(Never Let Me Go, Mark Romanek, UK, 2011, 104 minutes)
It is hard to fully evaluate a film, when you’ve read the book. Even if crucial parts are missed out, your brain automatically fills them in for you, and as long as it all looks right, you’re happy. However, if you find yourself on leaving the cinema explaining a lot of ‘stuff that happened in the book’ to your companion who hasn’t read it, then it makes you start to think a little more critically on what you’ve just witnessed.
And so, Never Let Me Go, a film about lost love, weird boarding school education and human cloning. Central to the story is Kathy H, and her love for childhood friend Tommy, realised too late to be truly fulfilled. It is ultimately a film about life, and the pain of missed opportunities, with the cloning and organ donation a plot device. The three adult leads, Carey Mulligan, Keira Knightley and Andrew Garfield, are excellent (once you get over the fact that they look like they’ve stepped out of a tasteful knitwear catalogue), and held the tension of the love-triangle well. Considering that the film felt quite short, at 104 minutes, I only noticed a few plot changes, but unfortunately quite a lot of the detail of Ruth and Kathy’s childhood friendship is cut. As a result, the importance of their relationship does not translate on to the screen, and the hold Ruth has over Kathy, one of the most interesting aspects of the story, is never fully explained. Latterly, at the cottages, Ruth comes across as more of a bitch than a complex, emotionally damaged teenage girl. I would happily have given another 30 minutes of my life to that cinema seat if they had been spent on developing the years at Hailsham more fully, a move that would have strengthened the power of those later scenes, which depend entirely on the bond between Kathy, Tommy and Ruth.
This is a film played out on long, windswept beaches and hospital wards. There is a stark contrast between the simple beauty of the donor’s rural life at the cottages and the understated horror of the recovery centres. The washed out, muted tones of the film are perfect, as are the way the characters dressed, and every tiny detail of their surroundings. Hailsham and the Cottages looked exactly as I imagined them. At times I found myself looking around the dark cinema fearfully, afraid that Mark Romanek might be in my head, taking notes. As a film, Never Let Me Go is by necessity less vague than the novel about what is involved in donations, and seeing one of Kathy’s patients lying weakly in bed with a plaster over her eye, and the rough, disrespectful way the surgeons treat the donors on the operating table, adds a new dimension of horror to the story. Romanek pushes this further, taking Ruth’s death from the comfort of the recovery room onto the operating table.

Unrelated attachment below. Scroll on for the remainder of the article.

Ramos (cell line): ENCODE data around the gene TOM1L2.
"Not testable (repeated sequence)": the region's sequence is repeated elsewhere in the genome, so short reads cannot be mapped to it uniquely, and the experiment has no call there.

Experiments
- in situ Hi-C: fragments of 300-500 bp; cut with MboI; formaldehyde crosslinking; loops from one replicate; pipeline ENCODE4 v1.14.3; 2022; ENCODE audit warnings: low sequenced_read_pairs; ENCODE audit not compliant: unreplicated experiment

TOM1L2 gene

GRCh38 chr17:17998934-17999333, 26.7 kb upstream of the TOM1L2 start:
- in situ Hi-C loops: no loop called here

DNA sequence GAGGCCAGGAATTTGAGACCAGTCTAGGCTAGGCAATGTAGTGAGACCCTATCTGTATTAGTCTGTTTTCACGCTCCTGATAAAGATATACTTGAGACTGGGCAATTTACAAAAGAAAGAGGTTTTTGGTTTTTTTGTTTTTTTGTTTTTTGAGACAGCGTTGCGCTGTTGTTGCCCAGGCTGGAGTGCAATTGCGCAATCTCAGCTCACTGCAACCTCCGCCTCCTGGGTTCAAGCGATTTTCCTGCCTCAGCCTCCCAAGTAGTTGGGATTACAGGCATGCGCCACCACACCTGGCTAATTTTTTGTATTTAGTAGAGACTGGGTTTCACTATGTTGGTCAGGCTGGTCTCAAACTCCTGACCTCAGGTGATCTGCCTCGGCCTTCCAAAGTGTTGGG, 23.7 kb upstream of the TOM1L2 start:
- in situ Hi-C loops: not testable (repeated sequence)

Sometimes, however, perfection doesn’t feel quite right. In the novel, Kathy’s detached, distant tone can be attributed to the fact that she is reviewing her own memories, looking back on what happened years before. She is able to calmly assess the way she behaved, and the reader has to make allowances for the unreliability of her narration. This creates a duality that is central to the novel, Kathy inhabits her past, but she is also distant from it, which has not been captured, and the powerful idea of the strange, transient nature of memory has been diluted. The viewer watches Kathy live first-hand, but Mulligan plays her with the quality of an observer, and never seems fully involved in her own story. Alex Garland’s screenplay, while technically a perfect, faithful visual reproduction of the novel, could have been so much more adventurous, and could have shown us the discrepancies between the story the impassive narrator is telling, and what Kathy must really have been feeling at the time. There is something about the novel that has not translated well onto the screen, and it feels too reserved, too resigned. There has been much discussion over why Never Let Me Go has been snubbed by the Oscars, and on viewing, it is clear why. Sometimes the best books make indifferent films, but if you’ve read the novel, you will cry at the end.